This article appeared in the Summer 1967 (Issue #8) edition of the Kent Archaeological Review.
Permission should be sought from the Honorary editor (in writing) to reproduce or quote from articles in the K A R.
The CKA and the Honorary Editor are not responsible for opinions and statements expressed by contributors to the K A R.
The Archaeology of Orpington.
This year the Orpington Historical Society celebrates its coming of age and being one of its original members I thought perhaps people might be interested in an article on the 'Archaeology of Orpington'.
Orpington has an important position in Kentish archaeology, indeed, in British archaeology, because it is one of the few places in the country which has reported relics of man's ancestry throughout his whole archaeological existence. Many examples of their earliest industries have been found in the Orpington area. I refer to the presence of Palaeolithic tools such as stone axes discovered in the district. A hoard of such axes was unearthed on the Ramsden School site in 1956 and is reported in Arch. Cant. Vol. LXXI (1958) Pages 194-97. Indeed it was the 'Axe Age' when man manufactured these tools for the first time 'en mass' and so took his initial step into the Industrial Revolution that divided him from the animal world. It was with such tools that early man made other tools, built dwellings and cleared areas of forest -- besides defending himself.
The next archaeological period was the 'Mesolithic or Middle Stone Age'. It was at the Well Hill mesolithic site, Chelsfield, that the Orpington Historical Society conducted its first archaeological excavations in 1949. These found many minute flint implements on the hill top suggesting at least a sizable community there at circa 7,000 B.C. The President of our Society, Alderman E C H Jones, CBE, BSc, FRAl, has published a report on the site in Arch. Cant. Vol. LXV (1952) Pages 174-78.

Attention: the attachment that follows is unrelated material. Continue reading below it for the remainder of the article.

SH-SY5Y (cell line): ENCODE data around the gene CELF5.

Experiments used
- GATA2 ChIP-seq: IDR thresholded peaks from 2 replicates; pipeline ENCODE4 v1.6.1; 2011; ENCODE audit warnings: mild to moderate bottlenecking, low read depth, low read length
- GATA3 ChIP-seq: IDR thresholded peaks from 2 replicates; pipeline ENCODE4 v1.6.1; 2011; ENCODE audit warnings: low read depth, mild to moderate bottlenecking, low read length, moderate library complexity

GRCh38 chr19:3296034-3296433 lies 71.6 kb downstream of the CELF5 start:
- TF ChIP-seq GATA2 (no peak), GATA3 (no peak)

The 'Neolithic or New Stone Age' at Orpington is again represented by flint axes, but in this case beautifully shaped and polished specimens. It is interesting to note that under the foundations of the Orpington Roman Villa, (excavated by the Society in 1952-57), were discovered traces of Neolithic occupational debris showing that this site had a long sequence of habitation. Arch. Cant. Vol. LXXI (1957) P. XIVI.
The 'Bronze Age' is represented by a unique site of a late Bronze Age settlement at Broomwood, St Paul's Cray, where a small domestic farmstead once existed on the spot now occupied by the recently built church of St Barnabas. Arch. Cant. Vol. LXXVI (1961) Pages 134-142.
The next archaeological period was that of the 'Iron Age' and again Orpington, at its Ramsden School site, produced evidence of an extensive settlement with encircling earthworks, bag shaped storage pits and drainage ditches being typical features of this period. Arch. Cant. Vol. LXXI (1957) P. XIVII